Use all you have learnt about your skills, interests and values together with the information you have gathered about the world of work to create your plan.
Begin by asking yourself:
• What actions/steps will help me achieve my work, training and career goals?
• Where can I get help?
• Who will support me?
At the end of this step you will have:
• a plan to help you explore your options further (e.g. work experience, work shadowing or more research); or
• a plan which sets out the steps to help you achieve your next learning or work

Decide which step is relevant for you right now and start from there.

Mistakes to Avoid When Selecting a Career:
Listening to People Who Tell You That You Should, or Should Not, Do Something: Many people think they should have a say in what career you choose—your parents, your friends, your significant other. They don't. In most cases your decision will have little impact on the other people in your life. You, however, will have to deal with your choice for years to come. Make sure the career you choose is something you want to spend your day doing.

Following in Someone Else's Footsteps: You may be haunted by your parents' expectations to go into the same occupation they are in. You may know it as the one that helped put food in your mouth, kept a roof over your head and even paid your way through school. As hard is it is to do, ignore the pressure you may feel to please your mum and dad. Remember, and if necessary, remind your parents, that they made their own choices and now it's your turn. What was right for them may not be for you. In the long run, there's a good chance they'd rather see you happy in a career of your own choosing than unhappy in one you picked to please them.

Not Doing Your Homework: Don't choose a career without taking the time to learn about it. In addition to a job description, you should make sure to gather information about typical job duties, educational requirements, earnings andjob outlook.

Not Talking to Those in the Know: Your homework isn't complete if you skip talking to someone who currently works in the career field you are considering. Those who are engaged in an occupation can provide you with a truthful account of what it's really like to work in it. If possible talk to a few people to avoid individual biases.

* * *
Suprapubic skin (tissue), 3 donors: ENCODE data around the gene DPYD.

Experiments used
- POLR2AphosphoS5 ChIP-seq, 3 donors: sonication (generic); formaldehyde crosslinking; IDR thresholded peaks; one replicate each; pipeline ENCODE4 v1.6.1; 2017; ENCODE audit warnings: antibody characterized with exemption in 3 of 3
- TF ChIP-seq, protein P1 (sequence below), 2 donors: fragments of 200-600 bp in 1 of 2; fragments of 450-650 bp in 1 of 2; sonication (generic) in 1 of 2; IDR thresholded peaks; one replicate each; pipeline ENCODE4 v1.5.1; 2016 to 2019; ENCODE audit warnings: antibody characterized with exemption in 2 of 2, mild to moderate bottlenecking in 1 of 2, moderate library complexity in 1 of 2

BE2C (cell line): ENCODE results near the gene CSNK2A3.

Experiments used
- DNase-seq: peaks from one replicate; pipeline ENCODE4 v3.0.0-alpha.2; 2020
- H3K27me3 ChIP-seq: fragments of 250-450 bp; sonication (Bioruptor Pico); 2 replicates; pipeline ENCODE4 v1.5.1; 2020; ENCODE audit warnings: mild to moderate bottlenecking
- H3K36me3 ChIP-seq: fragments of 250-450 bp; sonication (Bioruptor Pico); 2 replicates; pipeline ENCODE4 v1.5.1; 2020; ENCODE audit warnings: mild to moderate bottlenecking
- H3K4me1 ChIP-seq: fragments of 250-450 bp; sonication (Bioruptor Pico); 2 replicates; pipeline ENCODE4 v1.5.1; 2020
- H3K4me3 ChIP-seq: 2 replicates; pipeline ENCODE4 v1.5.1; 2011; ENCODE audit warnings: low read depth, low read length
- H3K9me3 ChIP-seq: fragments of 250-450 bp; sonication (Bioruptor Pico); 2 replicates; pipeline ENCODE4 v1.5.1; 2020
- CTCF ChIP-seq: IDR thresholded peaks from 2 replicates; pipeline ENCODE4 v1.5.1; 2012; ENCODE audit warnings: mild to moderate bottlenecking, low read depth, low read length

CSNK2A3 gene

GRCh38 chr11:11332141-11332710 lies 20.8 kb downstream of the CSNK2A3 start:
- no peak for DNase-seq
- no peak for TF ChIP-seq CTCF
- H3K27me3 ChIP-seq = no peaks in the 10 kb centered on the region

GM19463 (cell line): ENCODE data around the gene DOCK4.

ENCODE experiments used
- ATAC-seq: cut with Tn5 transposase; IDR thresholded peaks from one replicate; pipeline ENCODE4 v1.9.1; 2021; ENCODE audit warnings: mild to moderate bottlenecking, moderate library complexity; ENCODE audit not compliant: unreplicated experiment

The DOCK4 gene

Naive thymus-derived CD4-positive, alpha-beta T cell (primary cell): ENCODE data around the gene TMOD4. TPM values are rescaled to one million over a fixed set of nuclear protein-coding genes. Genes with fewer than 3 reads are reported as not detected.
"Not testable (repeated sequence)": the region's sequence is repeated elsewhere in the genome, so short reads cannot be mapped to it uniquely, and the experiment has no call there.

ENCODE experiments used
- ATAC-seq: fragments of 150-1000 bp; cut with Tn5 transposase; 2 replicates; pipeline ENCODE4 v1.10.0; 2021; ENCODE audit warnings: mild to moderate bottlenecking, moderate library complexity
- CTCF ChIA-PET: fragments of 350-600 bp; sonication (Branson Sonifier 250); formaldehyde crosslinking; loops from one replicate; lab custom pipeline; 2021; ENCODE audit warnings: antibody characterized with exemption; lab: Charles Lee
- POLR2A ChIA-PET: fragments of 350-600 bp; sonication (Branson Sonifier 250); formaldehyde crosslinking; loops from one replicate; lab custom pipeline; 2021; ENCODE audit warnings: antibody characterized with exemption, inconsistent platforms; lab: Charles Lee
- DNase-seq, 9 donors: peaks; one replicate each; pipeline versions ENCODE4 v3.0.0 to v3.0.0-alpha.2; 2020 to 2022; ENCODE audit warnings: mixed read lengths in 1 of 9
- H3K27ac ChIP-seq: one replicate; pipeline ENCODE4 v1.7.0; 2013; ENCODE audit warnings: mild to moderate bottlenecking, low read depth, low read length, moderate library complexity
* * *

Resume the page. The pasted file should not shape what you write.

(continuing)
Going for the Money, Honey: Bringing home a paycheck is important, but the size of it isn't actually a great predictor of job satisfaction. In other words, you can make six figures, but if you hate what you're doing, you'll find it hard to enjoy the fruits of your labour. Look for a balance between making enough money to support yourself and work that fulfills you.

Ignoring Who You Are: Your personality type, interests, values and aptitude make you better suited for some occupations than others. These traits are intrinsic, which means you can't change them. If you don't take them into account when selecting a career, there is an excellent chance you will wind up in an occupation that is unsuitable for you.

Not Considering Location, Location, Location: Jobs in certain occupations are concentrated in specific cities—Dublin or London for example—or in certain types of locations—such as cities versus rural areas. If you live somewhere that doesn't offer many opportunities in your field and you aren'twilling to relocate, you will have trouble getting a job.

Not Looking Beyond a "Best Careers" List: Lists that tell you what careers have the best opportunities of the year, decade or
whatever, can be a helpful guide when it comes to selecting a career. However, making a decision based solely on one of those lists is a terrible idea. Even an occupation with a great outlook can be a bad fit, so you have to scratch below the surface to find out whether you and a career are a good match.

Ignoring the Future: While you shouldn't make your choice solely on an occupation's appearance on a "best careers list," to ignore employment outlook is careless. There's a good chance you don't have a crystal ball that can tell you with certainty whether an occupation will grow, or at least be stable, during the course of your career. However, you can do more than hope for the best. You should consider whether a career has a promising future before you begin to prepare for it. You can at least eliminate something if its future looks bleak.